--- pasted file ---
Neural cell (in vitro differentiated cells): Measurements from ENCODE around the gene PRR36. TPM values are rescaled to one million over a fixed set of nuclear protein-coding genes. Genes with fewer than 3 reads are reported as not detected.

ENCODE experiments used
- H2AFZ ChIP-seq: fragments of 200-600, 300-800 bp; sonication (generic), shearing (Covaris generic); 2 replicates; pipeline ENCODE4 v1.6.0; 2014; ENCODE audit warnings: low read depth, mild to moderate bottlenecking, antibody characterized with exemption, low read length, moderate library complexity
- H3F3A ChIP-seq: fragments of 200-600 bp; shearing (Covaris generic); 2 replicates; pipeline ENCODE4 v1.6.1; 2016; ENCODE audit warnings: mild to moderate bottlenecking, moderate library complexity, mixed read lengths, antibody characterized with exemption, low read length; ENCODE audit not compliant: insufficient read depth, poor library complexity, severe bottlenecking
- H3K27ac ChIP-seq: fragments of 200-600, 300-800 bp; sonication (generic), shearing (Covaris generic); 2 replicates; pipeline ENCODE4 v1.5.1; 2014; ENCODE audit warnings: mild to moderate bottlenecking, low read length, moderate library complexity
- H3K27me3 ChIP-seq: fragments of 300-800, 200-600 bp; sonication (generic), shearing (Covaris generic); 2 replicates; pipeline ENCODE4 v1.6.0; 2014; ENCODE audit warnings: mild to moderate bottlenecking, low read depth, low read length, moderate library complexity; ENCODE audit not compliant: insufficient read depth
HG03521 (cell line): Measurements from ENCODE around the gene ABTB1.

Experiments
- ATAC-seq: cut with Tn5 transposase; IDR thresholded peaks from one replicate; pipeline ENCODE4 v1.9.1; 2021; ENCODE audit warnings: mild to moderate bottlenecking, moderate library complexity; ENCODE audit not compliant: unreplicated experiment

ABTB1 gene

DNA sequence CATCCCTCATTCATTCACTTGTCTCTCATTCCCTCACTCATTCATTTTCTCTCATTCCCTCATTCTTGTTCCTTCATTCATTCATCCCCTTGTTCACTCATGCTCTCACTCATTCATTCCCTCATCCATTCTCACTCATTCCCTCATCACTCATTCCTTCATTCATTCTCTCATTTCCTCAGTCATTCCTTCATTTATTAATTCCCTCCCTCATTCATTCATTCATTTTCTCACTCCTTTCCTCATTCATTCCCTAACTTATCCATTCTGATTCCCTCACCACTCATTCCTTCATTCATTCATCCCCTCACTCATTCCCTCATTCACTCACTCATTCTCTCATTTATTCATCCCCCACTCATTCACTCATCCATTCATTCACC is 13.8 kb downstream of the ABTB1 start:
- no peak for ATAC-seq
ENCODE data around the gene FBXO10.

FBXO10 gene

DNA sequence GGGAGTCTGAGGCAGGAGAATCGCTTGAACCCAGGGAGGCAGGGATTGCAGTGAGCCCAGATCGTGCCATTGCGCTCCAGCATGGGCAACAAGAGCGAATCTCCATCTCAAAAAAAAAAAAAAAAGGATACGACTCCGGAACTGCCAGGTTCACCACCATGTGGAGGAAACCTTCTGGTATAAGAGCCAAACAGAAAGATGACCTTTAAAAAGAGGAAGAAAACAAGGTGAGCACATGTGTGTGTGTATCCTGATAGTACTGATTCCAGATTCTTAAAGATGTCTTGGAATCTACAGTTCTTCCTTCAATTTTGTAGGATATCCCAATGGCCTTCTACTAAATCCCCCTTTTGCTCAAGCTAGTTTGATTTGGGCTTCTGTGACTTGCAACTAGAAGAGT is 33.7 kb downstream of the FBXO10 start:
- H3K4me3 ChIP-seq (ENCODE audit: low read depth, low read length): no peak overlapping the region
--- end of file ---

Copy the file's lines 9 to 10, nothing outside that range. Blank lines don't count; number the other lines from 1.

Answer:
- ATAC-seq: cut with Tn5 transposase; IDR thresholded peaks from one replicate; pipeline ENCODE4 v1.9.1; 2021; ENCODE audit warnings: mild to moderate bottlenecking, moderate library complexity; ENCODE audit not compliant: unreplicated experiment

ABTB1 gene